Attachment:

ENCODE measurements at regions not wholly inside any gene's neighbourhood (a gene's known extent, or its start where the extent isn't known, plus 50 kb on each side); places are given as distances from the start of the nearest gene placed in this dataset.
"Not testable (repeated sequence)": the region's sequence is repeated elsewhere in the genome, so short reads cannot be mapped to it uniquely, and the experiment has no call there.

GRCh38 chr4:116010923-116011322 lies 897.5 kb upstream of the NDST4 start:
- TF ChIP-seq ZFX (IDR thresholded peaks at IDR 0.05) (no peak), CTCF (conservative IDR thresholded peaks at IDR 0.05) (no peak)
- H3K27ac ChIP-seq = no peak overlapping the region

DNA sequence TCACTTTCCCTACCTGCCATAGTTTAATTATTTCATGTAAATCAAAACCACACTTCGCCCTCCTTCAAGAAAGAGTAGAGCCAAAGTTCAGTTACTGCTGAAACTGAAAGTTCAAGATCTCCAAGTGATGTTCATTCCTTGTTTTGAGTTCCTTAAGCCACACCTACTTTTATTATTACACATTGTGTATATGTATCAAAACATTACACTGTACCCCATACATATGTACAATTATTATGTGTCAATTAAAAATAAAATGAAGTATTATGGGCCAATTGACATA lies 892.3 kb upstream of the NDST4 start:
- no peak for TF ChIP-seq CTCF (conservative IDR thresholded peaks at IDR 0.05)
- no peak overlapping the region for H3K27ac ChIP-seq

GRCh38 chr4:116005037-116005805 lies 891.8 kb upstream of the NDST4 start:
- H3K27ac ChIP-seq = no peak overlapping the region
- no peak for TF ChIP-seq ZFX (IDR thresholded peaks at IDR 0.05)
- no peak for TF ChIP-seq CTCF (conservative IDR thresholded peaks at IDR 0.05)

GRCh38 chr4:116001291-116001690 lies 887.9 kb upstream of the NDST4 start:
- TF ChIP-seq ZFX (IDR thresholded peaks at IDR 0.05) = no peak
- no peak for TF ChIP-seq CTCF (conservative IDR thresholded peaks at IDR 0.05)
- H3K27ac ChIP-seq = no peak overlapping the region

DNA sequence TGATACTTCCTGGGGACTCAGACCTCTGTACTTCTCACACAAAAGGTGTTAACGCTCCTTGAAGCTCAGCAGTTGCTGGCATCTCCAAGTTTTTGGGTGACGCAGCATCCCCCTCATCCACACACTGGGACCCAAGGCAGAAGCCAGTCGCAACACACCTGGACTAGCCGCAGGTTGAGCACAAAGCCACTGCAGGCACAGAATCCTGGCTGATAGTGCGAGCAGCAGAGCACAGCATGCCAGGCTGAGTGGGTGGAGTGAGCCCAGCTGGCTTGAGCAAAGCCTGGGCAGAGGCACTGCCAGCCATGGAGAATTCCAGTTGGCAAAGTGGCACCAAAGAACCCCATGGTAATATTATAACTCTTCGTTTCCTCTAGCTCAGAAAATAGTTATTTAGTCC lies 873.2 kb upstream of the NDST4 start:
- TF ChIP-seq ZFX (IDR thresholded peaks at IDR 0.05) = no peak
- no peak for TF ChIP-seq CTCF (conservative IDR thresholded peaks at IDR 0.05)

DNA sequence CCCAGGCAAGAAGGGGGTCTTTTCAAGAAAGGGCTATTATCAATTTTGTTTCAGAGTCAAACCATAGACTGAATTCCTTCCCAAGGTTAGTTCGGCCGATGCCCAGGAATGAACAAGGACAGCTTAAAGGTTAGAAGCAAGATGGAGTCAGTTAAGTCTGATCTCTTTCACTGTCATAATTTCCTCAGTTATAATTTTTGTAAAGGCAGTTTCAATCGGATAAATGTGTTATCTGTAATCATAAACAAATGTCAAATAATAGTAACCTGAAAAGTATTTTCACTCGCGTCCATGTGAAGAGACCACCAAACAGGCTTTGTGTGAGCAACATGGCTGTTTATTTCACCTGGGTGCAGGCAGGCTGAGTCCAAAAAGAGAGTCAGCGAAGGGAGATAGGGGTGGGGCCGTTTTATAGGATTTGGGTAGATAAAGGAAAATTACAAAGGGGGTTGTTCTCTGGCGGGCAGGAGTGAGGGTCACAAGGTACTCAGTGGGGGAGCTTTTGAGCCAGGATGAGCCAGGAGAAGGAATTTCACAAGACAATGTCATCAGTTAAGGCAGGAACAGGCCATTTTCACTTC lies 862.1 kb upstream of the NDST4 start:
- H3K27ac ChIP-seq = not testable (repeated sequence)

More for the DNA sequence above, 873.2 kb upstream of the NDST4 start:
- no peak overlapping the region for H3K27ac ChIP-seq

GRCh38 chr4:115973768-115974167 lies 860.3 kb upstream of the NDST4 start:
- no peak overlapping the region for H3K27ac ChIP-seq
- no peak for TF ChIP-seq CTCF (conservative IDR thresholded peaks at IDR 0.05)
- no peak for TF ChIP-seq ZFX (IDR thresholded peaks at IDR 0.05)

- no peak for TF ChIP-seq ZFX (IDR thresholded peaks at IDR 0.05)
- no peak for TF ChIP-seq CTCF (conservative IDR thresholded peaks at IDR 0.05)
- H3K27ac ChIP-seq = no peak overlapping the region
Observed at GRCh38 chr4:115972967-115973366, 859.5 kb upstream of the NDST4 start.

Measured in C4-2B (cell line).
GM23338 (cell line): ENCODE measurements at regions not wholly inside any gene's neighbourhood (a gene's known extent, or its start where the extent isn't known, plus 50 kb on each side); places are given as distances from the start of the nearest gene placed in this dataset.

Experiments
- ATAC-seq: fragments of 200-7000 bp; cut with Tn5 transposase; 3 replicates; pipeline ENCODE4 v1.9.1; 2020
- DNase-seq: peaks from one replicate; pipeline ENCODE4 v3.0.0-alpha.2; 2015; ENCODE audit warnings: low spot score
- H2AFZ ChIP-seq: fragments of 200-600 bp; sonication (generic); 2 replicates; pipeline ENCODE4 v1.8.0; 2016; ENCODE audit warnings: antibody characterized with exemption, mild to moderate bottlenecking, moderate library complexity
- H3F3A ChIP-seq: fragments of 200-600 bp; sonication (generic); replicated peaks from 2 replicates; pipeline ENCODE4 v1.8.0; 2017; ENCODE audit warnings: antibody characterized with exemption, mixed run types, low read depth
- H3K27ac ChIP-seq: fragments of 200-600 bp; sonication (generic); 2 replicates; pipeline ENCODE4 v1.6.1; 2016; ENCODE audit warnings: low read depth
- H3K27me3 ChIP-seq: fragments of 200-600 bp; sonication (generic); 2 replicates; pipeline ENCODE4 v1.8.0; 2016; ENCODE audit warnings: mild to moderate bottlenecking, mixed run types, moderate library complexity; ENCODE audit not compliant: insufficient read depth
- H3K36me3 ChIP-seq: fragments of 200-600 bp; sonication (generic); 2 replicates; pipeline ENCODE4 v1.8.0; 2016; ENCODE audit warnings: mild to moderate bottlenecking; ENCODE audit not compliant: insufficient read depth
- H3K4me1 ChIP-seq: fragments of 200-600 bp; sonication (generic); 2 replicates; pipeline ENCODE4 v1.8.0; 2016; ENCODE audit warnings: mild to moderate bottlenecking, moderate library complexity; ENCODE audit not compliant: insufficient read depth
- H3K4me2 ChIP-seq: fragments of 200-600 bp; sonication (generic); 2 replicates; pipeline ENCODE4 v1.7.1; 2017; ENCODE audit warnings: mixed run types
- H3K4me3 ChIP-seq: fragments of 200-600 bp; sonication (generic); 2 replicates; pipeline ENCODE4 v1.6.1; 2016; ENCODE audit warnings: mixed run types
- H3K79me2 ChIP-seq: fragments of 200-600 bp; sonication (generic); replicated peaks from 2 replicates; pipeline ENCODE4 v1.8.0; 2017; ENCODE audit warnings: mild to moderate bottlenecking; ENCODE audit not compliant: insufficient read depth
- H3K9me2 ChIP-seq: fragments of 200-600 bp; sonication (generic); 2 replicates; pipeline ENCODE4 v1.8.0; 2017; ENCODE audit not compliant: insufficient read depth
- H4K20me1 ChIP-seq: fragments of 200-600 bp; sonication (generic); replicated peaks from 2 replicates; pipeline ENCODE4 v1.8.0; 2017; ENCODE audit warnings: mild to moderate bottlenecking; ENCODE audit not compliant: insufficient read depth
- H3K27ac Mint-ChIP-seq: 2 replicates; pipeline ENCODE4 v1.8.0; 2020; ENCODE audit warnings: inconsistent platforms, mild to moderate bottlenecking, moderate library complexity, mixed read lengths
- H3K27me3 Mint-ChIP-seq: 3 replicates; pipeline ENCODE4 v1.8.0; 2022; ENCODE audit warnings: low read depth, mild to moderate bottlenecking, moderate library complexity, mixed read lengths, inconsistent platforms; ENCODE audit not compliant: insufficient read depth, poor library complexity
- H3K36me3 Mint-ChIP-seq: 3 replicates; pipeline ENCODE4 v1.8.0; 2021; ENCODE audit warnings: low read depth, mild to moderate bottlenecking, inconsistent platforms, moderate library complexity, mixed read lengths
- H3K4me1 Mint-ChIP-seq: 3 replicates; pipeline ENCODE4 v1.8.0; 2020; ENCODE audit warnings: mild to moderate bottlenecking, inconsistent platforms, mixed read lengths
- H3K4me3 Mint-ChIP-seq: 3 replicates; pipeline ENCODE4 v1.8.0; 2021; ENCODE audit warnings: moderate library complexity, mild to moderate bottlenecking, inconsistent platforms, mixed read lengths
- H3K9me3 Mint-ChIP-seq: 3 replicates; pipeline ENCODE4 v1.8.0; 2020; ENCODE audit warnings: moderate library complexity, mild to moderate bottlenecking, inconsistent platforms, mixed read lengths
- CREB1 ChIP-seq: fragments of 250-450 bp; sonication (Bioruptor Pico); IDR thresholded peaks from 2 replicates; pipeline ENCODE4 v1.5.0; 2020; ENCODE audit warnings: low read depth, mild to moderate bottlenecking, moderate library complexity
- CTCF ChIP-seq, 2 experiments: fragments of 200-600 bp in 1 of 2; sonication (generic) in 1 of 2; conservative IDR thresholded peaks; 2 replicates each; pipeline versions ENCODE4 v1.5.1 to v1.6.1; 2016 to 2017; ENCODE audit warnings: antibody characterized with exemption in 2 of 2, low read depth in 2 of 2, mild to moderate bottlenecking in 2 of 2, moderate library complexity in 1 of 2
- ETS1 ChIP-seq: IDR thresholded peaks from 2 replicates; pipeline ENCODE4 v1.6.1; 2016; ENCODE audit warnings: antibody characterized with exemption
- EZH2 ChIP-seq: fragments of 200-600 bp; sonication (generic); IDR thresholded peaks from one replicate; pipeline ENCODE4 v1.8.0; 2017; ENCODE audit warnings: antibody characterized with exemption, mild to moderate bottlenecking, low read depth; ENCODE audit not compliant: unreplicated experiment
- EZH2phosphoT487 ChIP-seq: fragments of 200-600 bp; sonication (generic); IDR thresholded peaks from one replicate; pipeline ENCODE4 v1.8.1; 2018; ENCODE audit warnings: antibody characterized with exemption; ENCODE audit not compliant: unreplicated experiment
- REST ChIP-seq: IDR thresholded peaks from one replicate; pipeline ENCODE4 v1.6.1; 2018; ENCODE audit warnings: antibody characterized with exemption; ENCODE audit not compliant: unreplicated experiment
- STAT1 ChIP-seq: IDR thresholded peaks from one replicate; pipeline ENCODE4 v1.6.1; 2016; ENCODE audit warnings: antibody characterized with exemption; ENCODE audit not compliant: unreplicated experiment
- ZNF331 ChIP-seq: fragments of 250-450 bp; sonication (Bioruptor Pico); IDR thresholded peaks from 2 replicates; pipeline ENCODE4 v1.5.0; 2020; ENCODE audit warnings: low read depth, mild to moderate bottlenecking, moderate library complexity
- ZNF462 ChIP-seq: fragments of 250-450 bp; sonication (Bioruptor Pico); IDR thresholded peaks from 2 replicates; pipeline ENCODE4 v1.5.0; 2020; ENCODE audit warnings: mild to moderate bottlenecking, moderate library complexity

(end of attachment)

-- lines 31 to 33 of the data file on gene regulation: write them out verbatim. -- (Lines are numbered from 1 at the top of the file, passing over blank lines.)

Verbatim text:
Observed at GRCh38 chr4:115972967-115973366, 859.5 kb upstream of the NDST4 start.

Measured in C4-2B (cell line).
GM23338 (cell line): ENCODE measurements at regions not wholly inside any gene's neighbourhood (a gene's known extent, or its start where the extent isn't known, plus 50 kb on each side); places are given as distances from the start of the nearest gene placed in this dataset.